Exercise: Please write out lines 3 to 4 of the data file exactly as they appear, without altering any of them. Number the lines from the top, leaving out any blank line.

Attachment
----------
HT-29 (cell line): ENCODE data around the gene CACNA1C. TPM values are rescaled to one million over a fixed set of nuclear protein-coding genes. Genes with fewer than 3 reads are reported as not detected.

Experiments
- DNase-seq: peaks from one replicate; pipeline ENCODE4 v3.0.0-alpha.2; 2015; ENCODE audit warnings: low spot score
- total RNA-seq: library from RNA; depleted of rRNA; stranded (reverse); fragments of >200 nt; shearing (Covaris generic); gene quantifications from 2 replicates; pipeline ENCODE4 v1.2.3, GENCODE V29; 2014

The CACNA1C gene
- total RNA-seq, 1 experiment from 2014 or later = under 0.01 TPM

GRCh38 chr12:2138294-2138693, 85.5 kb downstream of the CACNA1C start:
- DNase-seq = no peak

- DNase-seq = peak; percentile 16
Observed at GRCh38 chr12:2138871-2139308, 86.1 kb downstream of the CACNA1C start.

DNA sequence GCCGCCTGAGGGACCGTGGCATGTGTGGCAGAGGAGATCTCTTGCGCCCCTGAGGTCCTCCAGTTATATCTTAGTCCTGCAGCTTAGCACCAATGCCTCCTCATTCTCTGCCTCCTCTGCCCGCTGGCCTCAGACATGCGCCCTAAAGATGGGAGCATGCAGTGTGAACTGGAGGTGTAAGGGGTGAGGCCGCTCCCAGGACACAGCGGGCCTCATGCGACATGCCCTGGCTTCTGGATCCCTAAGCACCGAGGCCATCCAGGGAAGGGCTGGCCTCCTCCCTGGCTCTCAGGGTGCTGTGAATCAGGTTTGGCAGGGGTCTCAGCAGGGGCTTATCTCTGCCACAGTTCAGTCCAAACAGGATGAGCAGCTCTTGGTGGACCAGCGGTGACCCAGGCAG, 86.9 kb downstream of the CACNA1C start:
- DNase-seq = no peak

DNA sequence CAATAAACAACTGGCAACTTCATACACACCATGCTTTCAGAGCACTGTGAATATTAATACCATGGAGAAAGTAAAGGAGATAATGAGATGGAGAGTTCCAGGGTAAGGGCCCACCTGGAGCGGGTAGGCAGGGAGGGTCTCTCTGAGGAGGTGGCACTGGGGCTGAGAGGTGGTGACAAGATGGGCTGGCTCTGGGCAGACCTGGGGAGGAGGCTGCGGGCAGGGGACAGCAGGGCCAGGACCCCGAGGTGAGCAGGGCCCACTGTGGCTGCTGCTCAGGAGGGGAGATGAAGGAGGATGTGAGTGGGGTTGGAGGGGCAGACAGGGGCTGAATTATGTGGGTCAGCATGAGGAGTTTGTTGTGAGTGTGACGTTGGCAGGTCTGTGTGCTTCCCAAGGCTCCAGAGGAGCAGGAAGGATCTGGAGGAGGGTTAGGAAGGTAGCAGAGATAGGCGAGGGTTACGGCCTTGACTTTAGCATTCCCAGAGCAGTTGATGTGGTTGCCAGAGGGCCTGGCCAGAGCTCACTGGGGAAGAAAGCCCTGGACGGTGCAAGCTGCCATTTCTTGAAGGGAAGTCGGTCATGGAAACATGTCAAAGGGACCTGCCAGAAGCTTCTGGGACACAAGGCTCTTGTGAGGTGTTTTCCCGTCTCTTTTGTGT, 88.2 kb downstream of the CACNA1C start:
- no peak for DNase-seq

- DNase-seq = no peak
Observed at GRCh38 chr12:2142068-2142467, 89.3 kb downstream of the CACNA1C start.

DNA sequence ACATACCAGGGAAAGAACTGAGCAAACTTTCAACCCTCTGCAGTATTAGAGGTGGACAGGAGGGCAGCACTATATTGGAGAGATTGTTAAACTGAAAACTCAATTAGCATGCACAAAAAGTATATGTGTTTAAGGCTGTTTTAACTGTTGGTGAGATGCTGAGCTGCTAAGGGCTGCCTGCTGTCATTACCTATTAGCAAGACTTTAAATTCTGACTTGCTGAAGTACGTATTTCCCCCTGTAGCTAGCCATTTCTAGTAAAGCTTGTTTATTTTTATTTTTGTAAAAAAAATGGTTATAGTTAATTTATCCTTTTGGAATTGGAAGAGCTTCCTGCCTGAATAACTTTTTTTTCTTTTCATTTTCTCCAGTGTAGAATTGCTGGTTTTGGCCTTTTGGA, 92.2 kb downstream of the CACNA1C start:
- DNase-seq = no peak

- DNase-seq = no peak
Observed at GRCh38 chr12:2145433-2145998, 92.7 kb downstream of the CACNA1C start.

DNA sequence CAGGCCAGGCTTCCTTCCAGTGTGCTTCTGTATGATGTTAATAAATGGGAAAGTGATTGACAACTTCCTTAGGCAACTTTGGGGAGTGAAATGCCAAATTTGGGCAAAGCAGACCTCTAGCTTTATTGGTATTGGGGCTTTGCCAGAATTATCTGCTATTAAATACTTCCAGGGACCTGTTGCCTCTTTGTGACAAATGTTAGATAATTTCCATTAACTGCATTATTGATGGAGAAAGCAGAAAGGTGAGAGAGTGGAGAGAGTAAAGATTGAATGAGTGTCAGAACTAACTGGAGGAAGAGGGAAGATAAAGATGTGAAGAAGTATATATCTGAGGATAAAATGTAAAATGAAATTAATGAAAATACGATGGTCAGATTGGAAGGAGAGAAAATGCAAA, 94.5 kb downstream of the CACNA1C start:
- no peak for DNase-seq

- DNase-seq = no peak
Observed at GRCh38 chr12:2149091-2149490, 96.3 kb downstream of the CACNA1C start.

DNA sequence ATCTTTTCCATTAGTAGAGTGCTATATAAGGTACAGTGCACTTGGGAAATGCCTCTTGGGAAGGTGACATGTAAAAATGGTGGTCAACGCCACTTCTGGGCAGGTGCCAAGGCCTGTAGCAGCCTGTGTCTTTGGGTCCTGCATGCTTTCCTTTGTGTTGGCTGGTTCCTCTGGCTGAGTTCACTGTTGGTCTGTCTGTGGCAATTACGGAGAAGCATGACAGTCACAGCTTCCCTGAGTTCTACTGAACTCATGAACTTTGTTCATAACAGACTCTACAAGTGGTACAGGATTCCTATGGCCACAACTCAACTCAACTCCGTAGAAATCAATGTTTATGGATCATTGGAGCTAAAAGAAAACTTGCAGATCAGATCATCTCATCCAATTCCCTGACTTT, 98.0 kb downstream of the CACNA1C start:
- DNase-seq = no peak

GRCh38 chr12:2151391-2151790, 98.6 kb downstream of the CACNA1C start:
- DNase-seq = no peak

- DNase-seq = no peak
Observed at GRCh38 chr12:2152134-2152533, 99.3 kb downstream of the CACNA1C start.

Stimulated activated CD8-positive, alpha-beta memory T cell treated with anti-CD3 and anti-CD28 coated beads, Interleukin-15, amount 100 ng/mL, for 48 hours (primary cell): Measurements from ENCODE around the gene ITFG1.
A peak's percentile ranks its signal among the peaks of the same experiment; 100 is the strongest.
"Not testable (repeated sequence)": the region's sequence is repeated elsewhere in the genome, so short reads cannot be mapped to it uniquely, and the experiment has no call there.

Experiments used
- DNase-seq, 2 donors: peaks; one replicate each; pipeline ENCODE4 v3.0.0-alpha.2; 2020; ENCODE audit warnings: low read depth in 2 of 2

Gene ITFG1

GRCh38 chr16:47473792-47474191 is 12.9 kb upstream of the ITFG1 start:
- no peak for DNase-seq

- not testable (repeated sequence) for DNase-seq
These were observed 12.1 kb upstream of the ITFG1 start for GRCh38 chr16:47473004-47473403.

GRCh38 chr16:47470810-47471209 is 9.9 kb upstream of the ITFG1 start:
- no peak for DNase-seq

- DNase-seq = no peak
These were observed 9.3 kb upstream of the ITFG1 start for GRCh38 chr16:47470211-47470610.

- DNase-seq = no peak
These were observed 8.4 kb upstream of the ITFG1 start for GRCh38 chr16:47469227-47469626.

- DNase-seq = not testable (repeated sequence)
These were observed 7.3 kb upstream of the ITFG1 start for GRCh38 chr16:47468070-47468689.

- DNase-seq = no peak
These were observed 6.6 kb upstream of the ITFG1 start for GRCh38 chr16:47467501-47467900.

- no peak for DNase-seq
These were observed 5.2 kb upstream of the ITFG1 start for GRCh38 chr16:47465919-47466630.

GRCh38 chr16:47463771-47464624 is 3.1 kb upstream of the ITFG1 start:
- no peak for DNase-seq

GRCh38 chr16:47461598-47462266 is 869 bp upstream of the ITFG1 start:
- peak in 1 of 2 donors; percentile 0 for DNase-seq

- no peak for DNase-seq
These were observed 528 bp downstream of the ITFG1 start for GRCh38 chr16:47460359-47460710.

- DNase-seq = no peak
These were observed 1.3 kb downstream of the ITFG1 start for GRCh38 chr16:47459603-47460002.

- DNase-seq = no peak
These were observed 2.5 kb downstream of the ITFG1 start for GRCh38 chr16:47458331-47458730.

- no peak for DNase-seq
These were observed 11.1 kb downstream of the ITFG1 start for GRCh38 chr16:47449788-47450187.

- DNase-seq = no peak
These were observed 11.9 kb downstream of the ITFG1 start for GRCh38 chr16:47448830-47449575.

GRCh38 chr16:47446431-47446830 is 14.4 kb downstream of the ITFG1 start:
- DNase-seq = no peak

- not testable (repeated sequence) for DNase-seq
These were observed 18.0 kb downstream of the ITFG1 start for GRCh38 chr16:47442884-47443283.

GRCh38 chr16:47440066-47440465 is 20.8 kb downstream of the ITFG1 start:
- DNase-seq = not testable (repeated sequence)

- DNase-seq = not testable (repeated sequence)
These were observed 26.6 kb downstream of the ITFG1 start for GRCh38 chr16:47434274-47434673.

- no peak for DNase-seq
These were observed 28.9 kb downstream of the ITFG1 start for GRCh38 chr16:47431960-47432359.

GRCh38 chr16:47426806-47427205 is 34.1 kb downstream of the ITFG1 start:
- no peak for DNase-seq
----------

- DNase-seq: peaks from one replicate; pipeline ENCODE4 v3.0.0-alpha.2; 2015; ENCODE audit warnings: low spot score
- total RNA-seq: library from RNA; depleted of rRNA; stranded (reverse); fragments of >200 nt; shearing (Covaris generic); gene quantifications from 2 replicates; pipeline ENCODE4 v1.2.3, GENCODE V29; 2014